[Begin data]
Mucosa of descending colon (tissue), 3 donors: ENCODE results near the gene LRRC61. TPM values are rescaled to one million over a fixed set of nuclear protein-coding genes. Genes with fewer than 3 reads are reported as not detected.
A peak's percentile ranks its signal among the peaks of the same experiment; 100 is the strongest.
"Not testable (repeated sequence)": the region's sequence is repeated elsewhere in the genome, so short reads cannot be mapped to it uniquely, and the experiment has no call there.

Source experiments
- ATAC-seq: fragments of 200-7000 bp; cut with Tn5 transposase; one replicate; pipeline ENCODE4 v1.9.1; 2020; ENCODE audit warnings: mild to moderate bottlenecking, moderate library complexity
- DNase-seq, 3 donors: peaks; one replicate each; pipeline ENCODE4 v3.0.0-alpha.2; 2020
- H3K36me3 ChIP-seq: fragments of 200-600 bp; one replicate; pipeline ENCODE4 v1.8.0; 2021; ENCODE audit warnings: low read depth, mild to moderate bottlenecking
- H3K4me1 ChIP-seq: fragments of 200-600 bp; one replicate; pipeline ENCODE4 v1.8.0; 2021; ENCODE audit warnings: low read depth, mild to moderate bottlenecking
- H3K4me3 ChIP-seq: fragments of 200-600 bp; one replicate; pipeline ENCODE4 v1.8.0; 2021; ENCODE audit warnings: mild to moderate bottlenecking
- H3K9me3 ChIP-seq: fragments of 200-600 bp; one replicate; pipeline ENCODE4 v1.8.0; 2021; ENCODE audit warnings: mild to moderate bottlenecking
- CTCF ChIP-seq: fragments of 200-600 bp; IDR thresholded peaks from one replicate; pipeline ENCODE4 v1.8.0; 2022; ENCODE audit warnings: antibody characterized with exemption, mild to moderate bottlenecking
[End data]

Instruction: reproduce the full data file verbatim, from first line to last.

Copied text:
Mucosa of descending colon (tissue), 3 donors: ENCODE results near the gene LRRC61. TPM values are rescaled to one million over a fixed set of nuclear protein-coding genes. Genes with fewer than 3 reads are reported as not detected.
A peak's percentile ranks its signal among the peaks of the same experiment; 100 is the strongest.
"Not testable (repeated sequence)": the region's sequence is repeated elsewhere in the genome, so short reads cannot be mapped to it uniquely, and the experiment has no call there.

Source experiments
- ATAC-seq: fragments of 200-7000 bp; cut with Tn5 transposase; one replicate; pipeline ENCODE4 v1.9.1; 2020; ENCODE audit warnings: mild to moderate bottlenecking, moderate library complexity
- DNase-seq, 3 donors: peaks; one replicate each; pipeline ENCODE4 v3.0.0-alpha.2; 2020
- H3K36me3 ChIP-seq: fragments of 200-600 bp; one replicate; pipeline ENCODE4 v1.8.0; 2021; ENCODE audit warnings: low read depth, mild to moderate bottlenecking
- H3K4me1 ChIP-seq: fragments of 200-600 bp; one replicate; pipeline ENCODE4 v1.8.0; 2021; ENCODE audit warnings: low read depth, mild to moderate bottlenecking
- H3K4me3 ChIP-seq: fragments of 200-600 bp; one replicate; pipeline ENCODE4 v1.8.0; 2021; ENCODE audit warnings: mild to moderate bottlenecking
- H3K9me3 ChIP-seq: fragments of 200-600 bp; one replicate; pipeline ENCODE4 v1.8.0; 2021; ENCODE audit warnings: mild to moderate bottlenecking
- CTCF ChIP-seq: fragments of 200-600 bp; IDR thresholded peaks from one replicate; pipeline ENCODE4 v1.8.0; 2022; ENCODE audit warnings: antibody characterized with exemption, mild to moderate bottlenecking